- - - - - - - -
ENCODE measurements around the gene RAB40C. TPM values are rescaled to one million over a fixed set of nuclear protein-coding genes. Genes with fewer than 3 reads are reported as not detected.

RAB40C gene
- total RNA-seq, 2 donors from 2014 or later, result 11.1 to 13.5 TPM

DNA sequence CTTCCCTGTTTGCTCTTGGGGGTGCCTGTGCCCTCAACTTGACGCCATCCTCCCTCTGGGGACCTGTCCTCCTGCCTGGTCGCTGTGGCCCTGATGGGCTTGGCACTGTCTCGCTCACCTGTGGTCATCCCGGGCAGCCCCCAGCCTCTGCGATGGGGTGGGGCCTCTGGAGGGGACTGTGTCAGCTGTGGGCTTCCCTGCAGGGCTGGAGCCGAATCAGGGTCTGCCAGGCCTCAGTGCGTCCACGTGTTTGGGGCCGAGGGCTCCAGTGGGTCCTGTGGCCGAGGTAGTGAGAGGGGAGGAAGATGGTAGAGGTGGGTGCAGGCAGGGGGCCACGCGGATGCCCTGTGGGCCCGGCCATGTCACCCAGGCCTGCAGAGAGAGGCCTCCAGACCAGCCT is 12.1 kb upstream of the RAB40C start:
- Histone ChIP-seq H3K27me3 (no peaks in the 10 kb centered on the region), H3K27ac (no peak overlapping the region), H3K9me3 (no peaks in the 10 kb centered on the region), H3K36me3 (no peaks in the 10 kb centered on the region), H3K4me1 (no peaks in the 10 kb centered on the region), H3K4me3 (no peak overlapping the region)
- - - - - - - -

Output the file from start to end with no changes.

ENCODE measurements around the gene RAB40C. TPM values are rescaled to one million over a fixed set of nuclear protein-coding genes. Genes with fewer than 3 reads are reported as not detected.

RAB40C gene
- total RNA-seq, 2 donors from 2014 or later, result 11.1 to 13.5 TPM

DNA sequence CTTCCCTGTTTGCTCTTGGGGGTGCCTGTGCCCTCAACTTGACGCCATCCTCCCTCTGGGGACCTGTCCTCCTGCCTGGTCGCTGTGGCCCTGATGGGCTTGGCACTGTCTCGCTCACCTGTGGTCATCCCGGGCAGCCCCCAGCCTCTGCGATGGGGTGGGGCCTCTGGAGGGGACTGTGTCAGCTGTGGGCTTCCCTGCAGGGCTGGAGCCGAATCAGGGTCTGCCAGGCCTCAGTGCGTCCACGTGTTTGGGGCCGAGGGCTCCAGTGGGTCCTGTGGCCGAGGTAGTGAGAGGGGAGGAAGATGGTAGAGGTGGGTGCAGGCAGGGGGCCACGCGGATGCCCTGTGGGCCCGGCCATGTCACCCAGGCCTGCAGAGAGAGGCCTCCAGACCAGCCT is 12.1 kb upstream of the RAB40C start:
- Histone ChIP-seq H3K27me3 (no peaks in the 10 kb centered on the region), H3K27ac (no peak overlapping the region), H3K9me3 (no peaks in the 10 kb centered on the region), H3K36me3 (no peaks in the 10 kb centered on the region), H3K4me1 (no peaks in the 10 kb centered on the region), H3K4me3 (no peak overlapping the region)